The dancer’s mystical transformation into an all-powerful Goddess left a deep impact on Mr. Hegde. He felt the dancer’s presence lurking somewhere very close in a strange and uncanny way.
“Dad, turn and look at me, I want a picture of you cooking this pie. Wouldn’t it be fun to post it on FB? I really want Maya aunty to react to this." Anju looked at him through her smart phone, her large eyes wide open.
“Amma, where is Hari? Haven’t seen him since morning." Anju inquired while adjusting her camera angles.
“He has gone for some seminar. I told him to stay at home, today being the last day and all," Mrs. Hegde sighed, “if only anyone listened to me".
“Drama queen you are! I tell you." Anju teased her.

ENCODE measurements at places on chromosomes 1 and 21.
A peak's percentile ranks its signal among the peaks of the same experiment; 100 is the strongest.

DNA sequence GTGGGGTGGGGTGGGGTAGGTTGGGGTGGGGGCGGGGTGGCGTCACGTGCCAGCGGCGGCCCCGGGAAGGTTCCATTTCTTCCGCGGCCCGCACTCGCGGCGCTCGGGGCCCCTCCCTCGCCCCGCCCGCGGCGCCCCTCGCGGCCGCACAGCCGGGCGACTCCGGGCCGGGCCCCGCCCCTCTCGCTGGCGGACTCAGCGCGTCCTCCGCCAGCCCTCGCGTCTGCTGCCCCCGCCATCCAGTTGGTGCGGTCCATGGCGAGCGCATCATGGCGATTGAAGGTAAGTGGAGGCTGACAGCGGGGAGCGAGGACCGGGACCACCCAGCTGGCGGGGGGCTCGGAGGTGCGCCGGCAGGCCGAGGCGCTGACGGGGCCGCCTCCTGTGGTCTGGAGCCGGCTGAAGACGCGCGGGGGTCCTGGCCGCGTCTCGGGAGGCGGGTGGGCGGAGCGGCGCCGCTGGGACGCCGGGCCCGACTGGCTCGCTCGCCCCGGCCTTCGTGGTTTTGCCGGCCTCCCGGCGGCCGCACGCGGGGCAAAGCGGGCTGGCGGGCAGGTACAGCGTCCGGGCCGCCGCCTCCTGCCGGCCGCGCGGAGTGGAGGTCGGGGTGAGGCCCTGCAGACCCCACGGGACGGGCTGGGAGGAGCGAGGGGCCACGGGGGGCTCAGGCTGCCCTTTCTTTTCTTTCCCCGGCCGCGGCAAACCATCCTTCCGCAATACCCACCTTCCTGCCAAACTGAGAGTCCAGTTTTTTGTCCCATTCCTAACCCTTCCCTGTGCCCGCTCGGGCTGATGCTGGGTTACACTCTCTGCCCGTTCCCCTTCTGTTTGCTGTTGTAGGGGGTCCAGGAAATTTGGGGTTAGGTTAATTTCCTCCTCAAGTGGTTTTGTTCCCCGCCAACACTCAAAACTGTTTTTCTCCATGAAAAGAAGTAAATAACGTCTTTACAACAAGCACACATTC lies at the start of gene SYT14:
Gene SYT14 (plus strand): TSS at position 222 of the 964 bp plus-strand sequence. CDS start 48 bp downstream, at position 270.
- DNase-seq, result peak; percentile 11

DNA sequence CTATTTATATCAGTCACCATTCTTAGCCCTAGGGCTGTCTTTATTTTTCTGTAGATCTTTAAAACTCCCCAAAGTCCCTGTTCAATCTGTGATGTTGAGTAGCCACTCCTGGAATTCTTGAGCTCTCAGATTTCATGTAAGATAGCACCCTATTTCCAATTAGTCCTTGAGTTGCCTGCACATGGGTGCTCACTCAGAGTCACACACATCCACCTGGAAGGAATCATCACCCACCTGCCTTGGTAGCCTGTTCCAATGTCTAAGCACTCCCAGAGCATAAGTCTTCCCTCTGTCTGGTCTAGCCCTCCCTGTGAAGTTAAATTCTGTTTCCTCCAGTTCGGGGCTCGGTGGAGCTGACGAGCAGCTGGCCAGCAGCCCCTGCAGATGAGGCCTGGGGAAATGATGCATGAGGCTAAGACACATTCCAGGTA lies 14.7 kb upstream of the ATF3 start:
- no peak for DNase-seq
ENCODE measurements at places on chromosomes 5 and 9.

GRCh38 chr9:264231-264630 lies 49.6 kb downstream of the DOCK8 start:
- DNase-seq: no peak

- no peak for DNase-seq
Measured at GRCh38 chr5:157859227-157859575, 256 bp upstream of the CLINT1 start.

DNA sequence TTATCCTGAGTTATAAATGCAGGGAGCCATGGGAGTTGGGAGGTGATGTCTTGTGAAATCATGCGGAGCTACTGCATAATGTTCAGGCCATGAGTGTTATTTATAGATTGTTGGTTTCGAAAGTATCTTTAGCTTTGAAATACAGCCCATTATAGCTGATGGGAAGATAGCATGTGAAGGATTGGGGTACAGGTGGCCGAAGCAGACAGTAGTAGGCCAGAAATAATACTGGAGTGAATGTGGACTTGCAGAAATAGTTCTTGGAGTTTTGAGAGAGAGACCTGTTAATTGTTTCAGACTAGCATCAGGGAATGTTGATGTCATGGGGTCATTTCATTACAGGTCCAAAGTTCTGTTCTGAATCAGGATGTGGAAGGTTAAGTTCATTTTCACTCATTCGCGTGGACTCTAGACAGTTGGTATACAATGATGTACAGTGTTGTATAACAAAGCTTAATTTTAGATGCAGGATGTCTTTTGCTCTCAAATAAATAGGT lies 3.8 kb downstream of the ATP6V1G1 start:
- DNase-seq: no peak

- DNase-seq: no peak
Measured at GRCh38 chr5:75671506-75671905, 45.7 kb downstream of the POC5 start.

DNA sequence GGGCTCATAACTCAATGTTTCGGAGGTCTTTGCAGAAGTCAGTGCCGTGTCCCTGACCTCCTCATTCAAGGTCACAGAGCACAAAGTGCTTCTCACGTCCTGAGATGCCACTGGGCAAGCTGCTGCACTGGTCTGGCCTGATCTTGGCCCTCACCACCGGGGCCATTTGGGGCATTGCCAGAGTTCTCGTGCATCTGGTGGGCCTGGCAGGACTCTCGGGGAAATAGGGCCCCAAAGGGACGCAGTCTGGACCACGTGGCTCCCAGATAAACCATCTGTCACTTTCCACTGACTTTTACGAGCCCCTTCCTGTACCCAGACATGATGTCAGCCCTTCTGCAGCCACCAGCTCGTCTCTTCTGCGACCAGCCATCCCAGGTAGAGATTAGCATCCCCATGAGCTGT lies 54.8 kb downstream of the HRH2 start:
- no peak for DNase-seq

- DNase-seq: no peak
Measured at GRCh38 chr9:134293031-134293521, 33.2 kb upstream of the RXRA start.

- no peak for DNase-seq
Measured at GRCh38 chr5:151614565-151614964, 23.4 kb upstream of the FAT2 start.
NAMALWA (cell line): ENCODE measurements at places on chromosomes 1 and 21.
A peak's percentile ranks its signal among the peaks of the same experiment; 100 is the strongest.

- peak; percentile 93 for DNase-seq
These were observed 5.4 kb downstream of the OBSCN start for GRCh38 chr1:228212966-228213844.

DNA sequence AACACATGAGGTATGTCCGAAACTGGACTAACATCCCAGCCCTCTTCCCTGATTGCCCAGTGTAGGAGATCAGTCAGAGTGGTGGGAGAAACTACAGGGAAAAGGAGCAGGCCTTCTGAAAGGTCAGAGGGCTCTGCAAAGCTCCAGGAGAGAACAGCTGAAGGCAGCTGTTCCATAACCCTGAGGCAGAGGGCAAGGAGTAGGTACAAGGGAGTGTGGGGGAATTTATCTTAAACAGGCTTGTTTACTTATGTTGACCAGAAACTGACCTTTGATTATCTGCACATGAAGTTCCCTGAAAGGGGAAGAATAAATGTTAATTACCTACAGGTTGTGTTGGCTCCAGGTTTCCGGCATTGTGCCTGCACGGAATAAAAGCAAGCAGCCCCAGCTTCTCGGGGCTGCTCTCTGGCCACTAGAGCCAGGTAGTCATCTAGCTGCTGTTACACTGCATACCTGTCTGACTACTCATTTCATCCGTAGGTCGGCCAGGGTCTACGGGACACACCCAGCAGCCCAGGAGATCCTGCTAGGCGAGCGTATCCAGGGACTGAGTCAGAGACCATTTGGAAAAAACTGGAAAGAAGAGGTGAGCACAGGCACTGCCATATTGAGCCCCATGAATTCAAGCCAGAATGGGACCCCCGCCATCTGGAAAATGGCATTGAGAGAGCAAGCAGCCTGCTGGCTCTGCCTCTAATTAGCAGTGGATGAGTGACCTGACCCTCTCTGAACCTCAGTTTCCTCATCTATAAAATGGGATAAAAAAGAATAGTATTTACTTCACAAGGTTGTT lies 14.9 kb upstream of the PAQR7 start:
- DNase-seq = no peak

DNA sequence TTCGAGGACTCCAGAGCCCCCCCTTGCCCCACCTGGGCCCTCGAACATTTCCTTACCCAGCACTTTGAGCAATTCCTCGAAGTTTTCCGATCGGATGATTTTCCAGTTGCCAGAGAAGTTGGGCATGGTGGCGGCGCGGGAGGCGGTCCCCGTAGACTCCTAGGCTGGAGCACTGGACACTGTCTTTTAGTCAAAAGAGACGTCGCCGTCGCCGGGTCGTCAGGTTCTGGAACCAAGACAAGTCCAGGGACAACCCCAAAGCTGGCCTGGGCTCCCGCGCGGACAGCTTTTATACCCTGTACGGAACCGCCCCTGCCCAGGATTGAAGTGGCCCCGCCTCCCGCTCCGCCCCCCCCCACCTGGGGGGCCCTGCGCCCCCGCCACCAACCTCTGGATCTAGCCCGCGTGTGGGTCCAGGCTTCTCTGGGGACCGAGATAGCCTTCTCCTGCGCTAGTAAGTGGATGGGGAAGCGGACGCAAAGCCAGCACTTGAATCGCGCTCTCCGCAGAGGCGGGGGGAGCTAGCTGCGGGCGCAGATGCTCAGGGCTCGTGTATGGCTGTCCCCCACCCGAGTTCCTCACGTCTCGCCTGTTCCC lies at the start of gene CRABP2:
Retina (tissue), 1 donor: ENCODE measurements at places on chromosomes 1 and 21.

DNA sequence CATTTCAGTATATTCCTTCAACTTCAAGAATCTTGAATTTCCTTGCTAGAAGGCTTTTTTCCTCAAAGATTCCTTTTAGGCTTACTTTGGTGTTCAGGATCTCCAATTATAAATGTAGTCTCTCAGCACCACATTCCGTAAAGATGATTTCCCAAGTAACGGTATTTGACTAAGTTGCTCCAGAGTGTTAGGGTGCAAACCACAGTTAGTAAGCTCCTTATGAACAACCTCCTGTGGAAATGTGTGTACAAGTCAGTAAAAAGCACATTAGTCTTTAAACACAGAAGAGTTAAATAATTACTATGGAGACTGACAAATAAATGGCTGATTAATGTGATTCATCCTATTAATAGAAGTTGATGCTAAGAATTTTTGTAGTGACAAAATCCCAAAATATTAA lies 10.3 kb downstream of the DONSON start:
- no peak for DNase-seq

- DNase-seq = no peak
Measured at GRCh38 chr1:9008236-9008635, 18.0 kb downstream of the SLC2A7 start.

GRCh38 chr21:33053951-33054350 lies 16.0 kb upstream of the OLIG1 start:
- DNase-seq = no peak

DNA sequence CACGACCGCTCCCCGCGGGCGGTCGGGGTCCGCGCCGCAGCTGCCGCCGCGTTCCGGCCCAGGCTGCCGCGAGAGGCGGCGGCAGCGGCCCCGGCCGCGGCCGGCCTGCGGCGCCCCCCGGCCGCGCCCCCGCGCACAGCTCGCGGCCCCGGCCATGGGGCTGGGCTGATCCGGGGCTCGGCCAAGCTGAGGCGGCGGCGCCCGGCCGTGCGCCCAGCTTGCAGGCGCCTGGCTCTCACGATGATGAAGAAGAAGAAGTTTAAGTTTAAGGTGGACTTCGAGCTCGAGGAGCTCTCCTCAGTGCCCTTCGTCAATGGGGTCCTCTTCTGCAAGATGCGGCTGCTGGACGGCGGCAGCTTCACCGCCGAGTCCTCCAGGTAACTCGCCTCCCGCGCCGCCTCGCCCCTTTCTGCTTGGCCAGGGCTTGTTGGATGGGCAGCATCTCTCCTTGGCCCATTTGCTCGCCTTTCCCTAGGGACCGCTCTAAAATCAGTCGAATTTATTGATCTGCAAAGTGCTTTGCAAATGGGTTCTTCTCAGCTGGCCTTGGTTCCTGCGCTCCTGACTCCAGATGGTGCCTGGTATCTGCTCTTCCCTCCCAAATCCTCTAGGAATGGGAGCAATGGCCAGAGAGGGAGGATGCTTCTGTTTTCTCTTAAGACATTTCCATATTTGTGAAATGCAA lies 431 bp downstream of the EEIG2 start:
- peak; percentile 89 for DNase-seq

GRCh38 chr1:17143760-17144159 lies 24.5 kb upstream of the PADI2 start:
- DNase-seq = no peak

He is a big boy now. I still remember how paranoid I would be. Every time the phone rang I used to jump.
Hari was late. “Hello, do you know this place?" he asked a lady sitting by the side of the road. She looked angry. She did not answer his question. A child sat nearby with a mischievous face. “How many times have I warned you not to venture into that….#%&$@ woman’s house?" she yelled at the kid and turned to his side. Hari was irritable himself, so he ignored her. He was in no mood to be abused by an unknown lady. A pan chewing man from the nearby shop suggested that he take the left from the upcoming signal after spitting out the contents of his mouth. Yucks!
'This was an unlikely place for a national seminar on rights of sexual minorities,' Hari thought as he got into the campus of what looked like a church. It was a small hall with around sixty young people in the audience. The lady at the mike was visibly angry. The place was actually a library. The book shelves were at a level above the hall.
'How does one get to that level?' Hari looked around but couldn’t find the steps. The books looked dusty and badly maintained.